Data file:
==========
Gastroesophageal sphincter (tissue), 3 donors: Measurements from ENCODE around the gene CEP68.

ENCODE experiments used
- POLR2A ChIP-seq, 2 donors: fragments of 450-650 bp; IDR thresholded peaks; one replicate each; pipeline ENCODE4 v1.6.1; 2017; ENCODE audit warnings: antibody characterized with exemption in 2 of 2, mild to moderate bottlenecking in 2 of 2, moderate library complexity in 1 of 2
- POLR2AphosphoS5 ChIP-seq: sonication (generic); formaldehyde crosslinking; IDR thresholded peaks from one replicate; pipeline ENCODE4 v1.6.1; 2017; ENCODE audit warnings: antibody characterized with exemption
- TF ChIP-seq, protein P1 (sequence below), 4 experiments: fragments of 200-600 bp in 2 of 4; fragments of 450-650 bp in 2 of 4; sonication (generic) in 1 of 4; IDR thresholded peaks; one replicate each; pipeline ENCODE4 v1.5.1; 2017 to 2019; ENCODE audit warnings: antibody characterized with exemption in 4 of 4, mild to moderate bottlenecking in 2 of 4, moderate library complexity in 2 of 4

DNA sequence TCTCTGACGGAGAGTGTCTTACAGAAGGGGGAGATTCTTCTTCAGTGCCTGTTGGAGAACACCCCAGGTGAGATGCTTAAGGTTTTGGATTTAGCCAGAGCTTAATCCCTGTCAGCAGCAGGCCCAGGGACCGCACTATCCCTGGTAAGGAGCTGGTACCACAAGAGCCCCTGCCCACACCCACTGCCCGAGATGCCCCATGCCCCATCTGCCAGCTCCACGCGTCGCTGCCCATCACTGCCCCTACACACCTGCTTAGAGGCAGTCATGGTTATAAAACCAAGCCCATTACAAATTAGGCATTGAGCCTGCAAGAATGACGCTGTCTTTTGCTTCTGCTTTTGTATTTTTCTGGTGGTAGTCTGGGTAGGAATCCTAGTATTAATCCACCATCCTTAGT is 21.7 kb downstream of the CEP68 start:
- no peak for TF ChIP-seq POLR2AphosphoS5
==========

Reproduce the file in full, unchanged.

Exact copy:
Gastroesophageal sphincter (tissue), 3 donors: Measurements from ENCODE around the gene CEP68.

ENCODE experiments used
- POLR2A ChIP-seq, 2 donors: fragments of 450-650 bp; IDR thresholded peaks; one replicate each; pipeline ENCODE4 v1.6.1; 2017; ENCODE audit warnings: antibody characterized with exemption in 2 of 2, mild to moderate bottlenecking in 2 of 2, moderate library complexity in 1 of 2
- POLR2AphosphoS5 ChIP-seq: sonication (generic); formaldehyde crosslinking; IDR thresholded peaks from one replicate; pipeline ENCODE4 v1.6.1; 2017; ENCODE audit warnings: antibody characterized with exemption
- TF ChIP-seq, protein P1 (sequence below), 4 experiments: fragments of 200-600 bp in 2 of 4; fragments of 450-650 bp in 2 of 4; sonication (generic) in 1 of 4; IDR thresholded peaks; one replicate each; pipeline ENCODE4 v1.5.1; 2017 to 2019; ENCODE audit warnings: antibody characterized with exemption in 4 of 4, mild to moderate bottlenecking in 2 of 4, moderate library complexity in 2 of 4

DNA sequence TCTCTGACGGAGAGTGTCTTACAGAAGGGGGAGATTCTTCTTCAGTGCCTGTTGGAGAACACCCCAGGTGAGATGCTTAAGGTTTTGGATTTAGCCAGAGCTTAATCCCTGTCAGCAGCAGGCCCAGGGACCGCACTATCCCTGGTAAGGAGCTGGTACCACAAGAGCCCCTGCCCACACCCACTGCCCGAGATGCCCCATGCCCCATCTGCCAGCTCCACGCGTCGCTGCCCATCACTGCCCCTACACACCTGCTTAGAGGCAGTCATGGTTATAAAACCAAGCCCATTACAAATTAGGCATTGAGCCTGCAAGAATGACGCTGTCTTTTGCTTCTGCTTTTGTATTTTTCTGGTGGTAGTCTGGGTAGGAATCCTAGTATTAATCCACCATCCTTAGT is 21.7 kb downstream of the CEP68 start:
- no peak for TF ChIP-seq POLR2AphosphoS5